Review: Patient-Reported Outcomes in Chronic Hepatitis C - The Impact
of Liver Disease and New Treatment Regimens - Z. Younossi and L. Henry
Source: Alimentary Pharmacology and Therapeutics January 23, 2015
How do we measure successful
hepatitis C (HCV) treatment? Is it strictly by clinical trial data
showing how safe and effective a treatment is? Alternatively, is it by
patients’ experiences, outcomes, and overall quality of life? This
ambitious study examined patients’ experiences of living with hepatitis
C and its treatment.
They found that current data
support the fact that HCV patients suffer substantially. This burden
was much worse during interferon/ribavirin treatment and worse yet if
that treatment used telaprevir or boceprevir. The newer interferon-free
treatments showed that patients reported improvements in quality of
life and productivity; and even bigger improvements with ribavirin-free
regimens. Patients who reported easier treatment were more likely to
complete therapy and respond to it.
This study also looked at
fibrosis stage, finding significant fatigue and impairment among those
with early stage liver disease. Patients with early fibrosis reported
significant benefits, similar to the gains achieved by those with
The Bottom Line: Using
fibrosis stage to limit the cost of HCV treatment does not take in to
account the other costs of HCV, such as its effect on work
productivity, quality of life, etc.
This study validates what patients have been reporting for
decades—that having hepatitis C is hard, and that the newer treatments
offer hope for improved quality of life. Denying access to treatment
violates human rights.
Seven Years of Chronic Hepatitis C Virus Infection in an HIV-Infected
Man without Detectable Antibodies – Joost Vanhommerig, et al.
Source: AIDS 2015, Vol 29 No 3
After an HCV exposure, about half of those exposed will form antibodies in 5 to 10 weeks.
It averages 10 to 13 weeks for
HCV antibodies to be detectable in HCV/HIV-coinfected men who have sex
with men (MSM). There have been reports of some HIV-infected individuals
for whom HCV antibodies didn’t show up for more than 3 years. In this
case study, an HIV-positive man had positive HCV viral load results for
7 years but never had a positive HCV-antibody test result.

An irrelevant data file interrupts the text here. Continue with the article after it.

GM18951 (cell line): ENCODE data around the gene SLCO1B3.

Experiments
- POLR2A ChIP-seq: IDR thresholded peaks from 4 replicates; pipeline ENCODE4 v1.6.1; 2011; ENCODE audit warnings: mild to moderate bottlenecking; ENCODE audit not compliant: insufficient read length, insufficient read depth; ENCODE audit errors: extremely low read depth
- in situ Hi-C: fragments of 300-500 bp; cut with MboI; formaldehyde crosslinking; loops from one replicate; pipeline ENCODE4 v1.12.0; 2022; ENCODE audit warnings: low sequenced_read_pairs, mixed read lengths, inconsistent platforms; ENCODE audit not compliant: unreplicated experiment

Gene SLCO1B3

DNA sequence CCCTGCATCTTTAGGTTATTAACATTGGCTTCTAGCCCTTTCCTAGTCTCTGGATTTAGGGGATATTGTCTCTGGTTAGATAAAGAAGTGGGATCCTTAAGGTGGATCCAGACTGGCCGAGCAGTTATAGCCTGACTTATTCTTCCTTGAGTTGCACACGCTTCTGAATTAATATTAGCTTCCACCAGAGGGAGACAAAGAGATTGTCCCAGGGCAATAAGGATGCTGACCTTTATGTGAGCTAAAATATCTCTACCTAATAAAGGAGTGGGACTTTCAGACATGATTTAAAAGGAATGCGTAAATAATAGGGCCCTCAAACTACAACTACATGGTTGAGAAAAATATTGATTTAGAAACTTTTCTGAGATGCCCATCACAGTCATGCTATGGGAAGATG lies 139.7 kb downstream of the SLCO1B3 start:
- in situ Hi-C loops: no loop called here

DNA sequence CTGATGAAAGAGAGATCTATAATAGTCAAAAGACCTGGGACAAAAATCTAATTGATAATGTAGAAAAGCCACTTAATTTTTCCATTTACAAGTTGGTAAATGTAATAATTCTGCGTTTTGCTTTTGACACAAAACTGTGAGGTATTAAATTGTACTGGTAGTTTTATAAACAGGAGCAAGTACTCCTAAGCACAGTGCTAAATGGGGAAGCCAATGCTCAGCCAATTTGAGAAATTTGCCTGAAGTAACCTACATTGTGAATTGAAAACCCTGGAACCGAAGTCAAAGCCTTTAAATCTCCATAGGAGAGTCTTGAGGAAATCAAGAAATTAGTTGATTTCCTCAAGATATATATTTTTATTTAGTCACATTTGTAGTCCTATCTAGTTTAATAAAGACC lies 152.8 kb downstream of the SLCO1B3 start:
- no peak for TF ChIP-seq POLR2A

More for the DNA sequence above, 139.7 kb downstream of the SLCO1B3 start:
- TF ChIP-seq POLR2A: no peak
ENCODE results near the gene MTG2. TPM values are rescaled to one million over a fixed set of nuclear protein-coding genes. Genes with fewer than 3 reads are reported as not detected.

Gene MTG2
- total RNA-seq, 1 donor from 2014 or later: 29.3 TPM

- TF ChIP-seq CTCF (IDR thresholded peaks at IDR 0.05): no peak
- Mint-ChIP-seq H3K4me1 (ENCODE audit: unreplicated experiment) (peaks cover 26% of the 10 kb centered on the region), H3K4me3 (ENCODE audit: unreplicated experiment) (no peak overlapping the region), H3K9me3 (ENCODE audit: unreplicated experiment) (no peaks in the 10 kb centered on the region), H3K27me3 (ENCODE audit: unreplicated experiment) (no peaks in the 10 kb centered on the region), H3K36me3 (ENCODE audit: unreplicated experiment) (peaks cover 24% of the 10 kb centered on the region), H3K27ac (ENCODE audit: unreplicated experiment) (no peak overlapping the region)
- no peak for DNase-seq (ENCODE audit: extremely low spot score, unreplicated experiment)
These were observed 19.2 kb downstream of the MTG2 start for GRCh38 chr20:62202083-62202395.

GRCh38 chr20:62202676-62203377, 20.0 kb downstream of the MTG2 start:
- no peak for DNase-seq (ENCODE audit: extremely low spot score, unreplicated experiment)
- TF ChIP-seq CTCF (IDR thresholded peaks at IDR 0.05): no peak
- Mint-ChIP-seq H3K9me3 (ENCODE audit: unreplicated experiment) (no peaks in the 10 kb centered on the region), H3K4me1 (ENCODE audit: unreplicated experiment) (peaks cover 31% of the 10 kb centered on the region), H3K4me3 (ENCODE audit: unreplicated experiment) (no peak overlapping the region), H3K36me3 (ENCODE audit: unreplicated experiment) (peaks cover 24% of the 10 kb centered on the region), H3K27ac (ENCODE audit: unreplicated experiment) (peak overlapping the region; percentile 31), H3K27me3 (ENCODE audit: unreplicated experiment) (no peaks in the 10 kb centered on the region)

The Bottom Line: These researchers recommend HCV viral load testing rather than relying solely on antibody testing for HIV-infected MSM.
Editorial Comment: I am both fascinated and irritated when there are rare exceptions in medical science, but they do exist.
Article: Hepatitis C Virus Infection: A Risk Factor for Parkinson’s Disease – Wendy Wu, et al.
Source: Journal of Viral Hepatitis January 21, 2015
Recent evidence indicates that
HCV may invade the central nervous system. In rat studies, researchers
observed that HCV and Parkinson’s disease both overexpress
inflammatory biomarkers. Analyzing data from 62,276 subjects,
researchers found similarities between HCV and Parkinson’s.
The Bottom Line: This
study demonstrated an association between HCV infection and
Parkinson’s and confirms the observation of dopaminergic toxicity of
HCV similar to that found in rats.
Editorial Comment: As
horrifying as these results are, perhaps this research will shed light
on the nature of “brain fog,” which is experienced by so many HCV
Article: Hepatitis A hospitalizations in the United States, 2002-2011 – Melissa Collier, et al.
Source: Hepatology February 2015
This study reviewed
hospitalization rates for hepatitis A from 2002-2011. The number of
hepatitis A-related hospitalizations hasdeclined significantly, but
patients who are hospitalized for hepatitis A are older and more likely
to have liver diseases and other comorbid medical conditions.
The Bottom Line: Immunization could prevent hepatitis A infection and ensuing hospitalizations.
Editorial Comment: Hepatitis A vaccination is recommended for hepatitis C patients.
Labels: antibodies, hepatitis A, Lucinda K. Porter, Parkinson's, Patient Outcomes, snapshots, window